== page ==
While I debated what to do.
This line heightens the suspense as the reader is left unsure of what the speaker is planning to do but, through the use of the word ‘debate’, it sounds purposeful and well thought out.
That moment she was mine, mine, fair,
Perfectly pure and good: I found
The tone of the speaker becomes increasingly unnervingly possessive over Porphyria, repeating the word ‘mine’, to assert a feeling of dominance and control over her. In this moment he believes that she worships him and that she is ‘perfectly pure and good’ (potentially a reference to her virginity). He seeks to preserve this and the feeling of power and control he has over her.
A thing to do, and all her hair
In one long yellow string I wound
Three times her little throat around,
And strangled her. No pain felt she;
In a shocking twist, the speaker suddenly murders Porphyria by strangling her with her own hair – tragically using her own hair (an objectification of her beauty and feminism) to kill her. He refers to her throat as ‘little’ to illustrate her innocence and vulnerability which, from his sociopathic perspective, he believes he has conserved but, in reality, he has exploited.
I am quite sure she felt no pain.
The speaker attempts to justify her murder by claiming that he’s ‘quite sure she felt no pain.’ It’s distressing to have an insight into his thoughts in the immediate aftermath of the murder and his attempts at justification make him seem even more deranged.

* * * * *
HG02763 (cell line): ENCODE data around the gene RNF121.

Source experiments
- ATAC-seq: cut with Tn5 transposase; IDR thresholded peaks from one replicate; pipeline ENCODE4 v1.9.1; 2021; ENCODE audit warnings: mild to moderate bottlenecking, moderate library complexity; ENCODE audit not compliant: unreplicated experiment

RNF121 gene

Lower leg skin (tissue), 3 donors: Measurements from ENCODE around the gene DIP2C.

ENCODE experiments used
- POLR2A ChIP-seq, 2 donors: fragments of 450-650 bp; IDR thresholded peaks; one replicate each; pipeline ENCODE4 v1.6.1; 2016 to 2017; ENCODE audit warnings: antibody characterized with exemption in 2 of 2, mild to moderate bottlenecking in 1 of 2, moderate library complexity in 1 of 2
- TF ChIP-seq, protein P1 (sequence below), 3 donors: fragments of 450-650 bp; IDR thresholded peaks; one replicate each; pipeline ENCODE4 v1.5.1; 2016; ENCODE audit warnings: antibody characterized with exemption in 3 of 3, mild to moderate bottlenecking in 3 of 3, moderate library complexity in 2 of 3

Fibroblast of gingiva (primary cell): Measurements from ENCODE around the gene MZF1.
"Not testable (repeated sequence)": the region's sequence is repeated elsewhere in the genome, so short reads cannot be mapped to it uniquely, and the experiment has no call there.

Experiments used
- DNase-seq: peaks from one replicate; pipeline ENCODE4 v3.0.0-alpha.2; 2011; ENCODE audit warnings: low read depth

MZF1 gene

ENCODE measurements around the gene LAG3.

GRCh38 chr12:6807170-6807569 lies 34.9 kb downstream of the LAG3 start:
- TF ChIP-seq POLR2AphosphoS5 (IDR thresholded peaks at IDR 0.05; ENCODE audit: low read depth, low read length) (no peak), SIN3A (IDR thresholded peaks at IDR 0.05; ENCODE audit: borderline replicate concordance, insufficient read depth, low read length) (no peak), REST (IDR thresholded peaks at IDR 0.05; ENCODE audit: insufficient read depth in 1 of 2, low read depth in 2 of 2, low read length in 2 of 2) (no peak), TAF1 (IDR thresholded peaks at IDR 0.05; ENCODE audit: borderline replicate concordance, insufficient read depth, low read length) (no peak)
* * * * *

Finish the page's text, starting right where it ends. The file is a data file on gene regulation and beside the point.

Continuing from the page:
As a shut bud that holds a bee,
In this simile, the speaker compares Porphyria’s closed eyes to the beauty of nature. It’s another disturbing insight into the psychology of the speaker as he likens her unnatural death to the natural reproductive process of flowers. Additionally, this symbol of new life juxtaposes how Porphyria’s life was cut short.
I warily oped her lids: again
Laughed the blue eyes without a stain.
Her eyes appear happy and ‘without a stain’, meaning untainted. By looking into her eyes he feels that his intentions have been achieved. They embody the state of purity and innocence that he longed to preserve.
And I untightened next the tress
About her neck; her cheek once more
Blushed bright beneath my burning kiss: